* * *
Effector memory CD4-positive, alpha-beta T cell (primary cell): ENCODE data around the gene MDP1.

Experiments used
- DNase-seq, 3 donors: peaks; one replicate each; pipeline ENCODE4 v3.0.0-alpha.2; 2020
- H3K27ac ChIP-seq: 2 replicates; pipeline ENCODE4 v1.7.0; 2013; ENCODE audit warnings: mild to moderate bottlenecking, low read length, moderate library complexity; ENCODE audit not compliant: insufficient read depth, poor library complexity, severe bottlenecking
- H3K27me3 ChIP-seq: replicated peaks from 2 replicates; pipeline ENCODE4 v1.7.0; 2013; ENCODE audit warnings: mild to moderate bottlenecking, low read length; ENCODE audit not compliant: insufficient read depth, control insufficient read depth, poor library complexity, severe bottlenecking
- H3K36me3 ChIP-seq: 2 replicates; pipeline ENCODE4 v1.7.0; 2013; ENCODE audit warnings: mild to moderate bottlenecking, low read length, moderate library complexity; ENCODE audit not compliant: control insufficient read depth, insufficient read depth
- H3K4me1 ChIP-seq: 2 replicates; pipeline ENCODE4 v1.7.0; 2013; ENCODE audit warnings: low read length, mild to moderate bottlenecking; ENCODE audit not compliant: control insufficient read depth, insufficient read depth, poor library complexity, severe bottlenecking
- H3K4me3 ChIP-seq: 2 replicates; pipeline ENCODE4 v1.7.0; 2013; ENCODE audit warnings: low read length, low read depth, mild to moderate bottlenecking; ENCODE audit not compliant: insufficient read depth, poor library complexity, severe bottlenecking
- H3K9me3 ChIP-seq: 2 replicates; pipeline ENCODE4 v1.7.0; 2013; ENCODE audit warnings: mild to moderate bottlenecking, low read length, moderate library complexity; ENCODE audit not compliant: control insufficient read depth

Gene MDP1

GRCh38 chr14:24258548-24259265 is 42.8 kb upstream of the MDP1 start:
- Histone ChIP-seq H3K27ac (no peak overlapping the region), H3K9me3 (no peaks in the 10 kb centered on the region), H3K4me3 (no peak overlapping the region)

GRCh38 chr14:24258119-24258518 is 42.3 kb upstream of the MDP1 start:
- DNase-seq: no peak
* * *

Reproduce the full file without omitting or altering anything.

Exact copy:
Effector memory CD4-positive, alpha-beta T cell (primary cell): ENCODE data around the gene MDP1.

Experiments used
- DNase-seq, 3 donors: peaks; one replicate each; pipeline ENCODE4 v3.0.0-alpha.2; 2020
- H3K27ac ChIP-seq: 2 replicates; pipeline ENCODE4 v1.7.0; 2013; ENCODE audit warnings: mild to moderate bottlenecking, low read length, moderate library complexity; ENCODE audit not compliant: insufficient read depth, poor library complexity, severe bottlenecking
- H3K27me3 ChIP-seq: replicated peaks from 2 replicates; pipeline ENCODE4 v1.7.0; 2013; ENCODE audit warnings: mild to moderate bottlenecking, low read length; ENCODE audit not compliant: insufficient read depth, control insufficient read depth, poor library complexity, severe bottlenecking
- H3K36me3 ChIP-seq: 2 replicates; pipeline ENCODE4 v1.7.0; 2013; ENCODE audit warnings: mild to moderate bottlenecking, low read length, moderate library complexity; ENCODE audit not compliant: control insufficient read depth, insufficient read depth
- H3K4me1 ChIP-seq: 2 replicates; pipeline ENCODE4 v1.7.0; 2013; ENCODE audit warnings: low read length, mild to moderate bottlenecking; ENCODE audit not compliant: control insufficient read depth, insufficient read depth, poor library complexity, severe bottlenecking
- H3K4me3 ChIP-seq: 2 replicates; pipeline ENCODE4 v1.7.0; 2013; ENCODE audit warnings: low read length, low read depth, mild to moderate bottlenecking; ENCODE audit not compliant: insufficient read depth, poor library complexity, severe bottlenecking
- H3K9me3 ChIP-seq: 2 replicates; pipeline ENCODE4 v1.7.0; 2013; ENCODE audit warnings: mild to moderate bottlenecking, low read length, moderate library complexity; ENCODE audit not compliant: control insufficient read depth

Gene MDP1

GRCh38 chr14:24258548-24259265 is 42.8 kb upstream of the MDP1 start:
- Histone ChIP-seq H3K27ac (no peak overlapping the region), H3K9me3 (no peaks in the 10 kb centered on the region), H3K4me3 (no peak overlapping the region)

GRCh38 chr14:24258119-24258518 is 42.3 kb upstream of the MDP1 start:
- DNase-seq: no peak